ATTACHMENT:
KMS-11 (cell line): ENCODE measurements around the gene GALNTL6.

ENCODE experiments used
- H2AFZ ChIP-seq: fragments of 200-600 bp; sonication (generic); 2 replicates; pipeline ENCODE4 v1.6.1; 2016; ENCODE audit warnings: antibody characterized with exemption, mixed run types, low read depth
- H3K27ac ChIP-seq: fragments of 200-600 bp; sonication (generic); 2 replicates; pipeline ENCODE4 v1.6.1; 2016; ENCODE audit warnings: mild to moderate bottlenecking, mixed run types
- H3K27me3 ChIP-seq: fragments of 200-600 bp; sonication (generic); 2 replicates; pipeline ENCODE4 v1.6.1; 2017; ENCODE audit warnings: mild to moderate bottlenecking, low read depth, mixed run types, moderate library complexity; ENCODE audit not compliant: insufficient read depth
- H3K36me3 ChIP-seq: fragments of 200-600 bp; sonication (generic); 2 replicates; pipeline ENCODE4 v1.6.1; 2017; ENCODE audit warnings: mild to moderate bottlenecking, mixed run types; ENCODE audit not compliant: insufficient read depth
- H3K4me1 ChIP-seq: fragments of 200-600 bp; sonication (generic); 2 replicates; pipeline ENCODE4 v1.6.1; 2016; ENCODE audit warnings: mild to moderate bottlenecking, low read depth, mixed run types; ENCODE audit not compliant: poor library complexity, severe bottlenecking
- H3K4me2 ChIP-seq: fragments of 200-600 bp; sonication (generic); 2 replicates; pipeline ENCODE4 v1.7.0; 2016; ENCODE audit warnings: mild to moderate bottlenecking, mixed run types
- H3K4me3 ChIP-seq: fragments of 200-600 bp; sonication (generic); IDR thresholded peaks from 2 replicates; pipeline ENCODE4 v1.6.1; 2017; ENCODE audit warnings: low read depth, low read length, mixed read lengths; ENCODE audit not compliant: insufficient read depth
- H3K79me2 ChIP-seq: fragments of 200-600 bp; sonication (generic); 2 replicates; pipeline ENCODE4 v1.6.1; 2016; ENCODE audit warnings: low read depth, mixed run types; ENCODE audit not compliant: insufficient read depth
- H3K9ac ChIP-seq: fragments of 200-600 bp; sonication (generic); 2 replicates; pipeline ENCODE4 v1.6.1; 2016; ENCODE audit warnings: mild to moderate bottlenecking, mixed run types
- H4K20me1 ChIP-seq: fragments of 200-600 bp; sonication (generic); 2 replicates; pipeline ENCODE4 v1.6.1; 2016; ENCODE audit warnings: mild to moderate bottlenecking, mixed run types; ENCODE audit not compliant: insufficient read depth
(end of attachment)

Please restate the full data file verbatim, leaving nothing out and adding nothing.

KMS-11 (cell line): ENCODE measurements around the gene GALNTL6.

ENCODE experiments used
- H2AFZ ChIP-seq: fragments of 200-600 bp; sonication (generic); 2 replicates; pipeline ENCODE4 v1.6.1; 2016; ENCODE audit warnings: antibody characterized with exemption, mixed run types, low read depth
- H3K27ac ChIP-seq: fragments of 200-600 bp; sonication (generic); 2 replicates; pipeline ENCODE4 v1.6.1; 2016; ENCODE audit warnings: mild to moderate bottlenecking, mixed run types
- H3K27me3 ChIP-seq: fragments of 200-600 bp; sonication (generic); 2 replicates; pipeline ENCODE4 v1.6.1; 2017; ENCODE audit warnings: mild to moderate bottlenecking, low read depth, mixed run types, moderate library complexity; ENCODE audit not compliant: insufficient read depth
- H3K36me3 ChIP-seq: fragments of 200-600 bp; sonication (generic); 2 replicates; pipeline ENCODE4 v1.6.1; 2017; ENCODE audit warnings: mild to moderate bottlenecking, mixed run types; ENCODE audit not compliant: insufficient read depth
- H3K4me1 ChIP-seq: fragments of 200-600 bp; sonication (generic); 2 replicates; pipeline ENCODE4 v1.6.1; 2016; ENCODE audit warnings: mild to moderate bottlenecking, low read depth, mixed run types; ENCODE audit not compliant: poor library complexity, severe bottlenecking
- H3K4me2 ChIP-seq: fragments of 200-600 bp; sonication (generic); 2 replicates; pipeline ENCODE4 v1.7.0; 2016; ENCODE audit warnings: mild to moderate bottlenecking, mixed run types
- H3K4me3 ChIP-seq: fragments of 200-600 bp; sonication (generic); IDR thresholded peaks from 2 replicates; pipeline ENCODE4 v1.6.1; 2017; ENCODE audit warnings: low read depth, low read length, mixed read lengths; ENCODE audit not compliant: insufficient read depth
- H3K79me2 ChIP-seq: fragments of 200-600 bp; sonication (generic); 2 replicates; pipeline ENCODE4 v1.6.1; 2016; ENCODE audit warnings: low read depth, mixed run types; ENCODE audit not compliant: insufficient read depth
- H3K9ac ChIP-seq: fragments of 200-600 bp; sonication (generic); 2 replicates; pipeline ENCODE4 v1.6.1; 2016; ENCODE audit warnings: mild to moderate bottlenecking, mixed run types
- H4K20me1 ChIP-seq: fragments of 200-600 bp; sonication (generic); 2 replicates; pipeline ENCODE4 v1.6.1; 2016; ENCODE audit warnings: mild to moderate bottlenecking, mixed run types; ENCODE audit not compliant: insufficient read depth